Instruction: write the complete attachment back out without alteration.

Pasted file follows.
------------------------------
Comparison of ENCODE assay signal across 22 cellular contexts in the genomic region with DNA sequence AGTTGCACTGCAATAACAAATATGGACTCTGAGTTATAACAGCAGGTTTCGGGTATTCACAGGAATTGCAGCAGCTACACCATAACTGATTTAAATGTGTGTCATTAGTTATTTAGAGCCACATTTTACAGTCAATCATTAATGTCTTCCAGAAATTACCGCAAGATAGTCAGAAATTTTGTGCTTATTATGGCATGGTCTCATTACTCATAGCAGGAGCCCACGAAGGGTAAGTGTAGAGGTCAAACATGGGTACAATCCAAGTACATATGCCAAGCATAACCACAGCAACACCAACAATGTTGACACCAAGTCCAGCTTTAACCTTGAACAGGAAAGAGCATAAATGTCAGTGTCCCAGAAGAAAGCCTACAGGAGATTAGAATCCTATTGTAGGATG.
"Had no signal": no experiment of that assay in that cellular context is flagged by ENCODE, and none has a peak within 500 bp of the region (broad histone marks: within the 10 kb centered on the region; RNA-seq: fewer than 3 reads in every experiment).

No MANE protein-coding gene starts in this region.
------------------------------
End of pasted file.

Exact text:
Comparison of ENCODE assay signal across 22 cellular contexts in the genomic region with DNA sequence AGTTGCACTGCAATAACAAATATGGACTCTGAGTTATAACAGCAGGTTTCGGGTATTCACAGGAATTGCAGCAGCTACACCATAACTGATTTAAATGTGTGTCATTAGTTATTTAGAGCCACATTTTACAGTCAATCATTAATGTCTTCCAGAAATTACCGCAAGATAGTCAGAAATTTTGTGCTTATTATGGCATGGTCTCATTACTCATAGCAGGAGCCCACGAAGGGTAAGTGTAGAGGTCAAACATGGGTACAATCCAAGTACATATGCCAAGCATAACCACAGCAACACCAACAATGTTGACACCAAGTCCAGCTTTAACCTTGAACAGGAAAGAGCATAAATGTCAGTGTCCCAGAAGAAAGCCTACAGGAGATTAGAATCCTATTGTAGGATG.
"Had no signal": no experiment of that assay in that cellular context is flagged by ENCODE, and none has a peak within 500 bp of the region (broad histone marks: within the 10 kb centered on the region; RNA-seq: fewer than 3 reads in every experiment).

No MANE protein-coding gene starts in this region.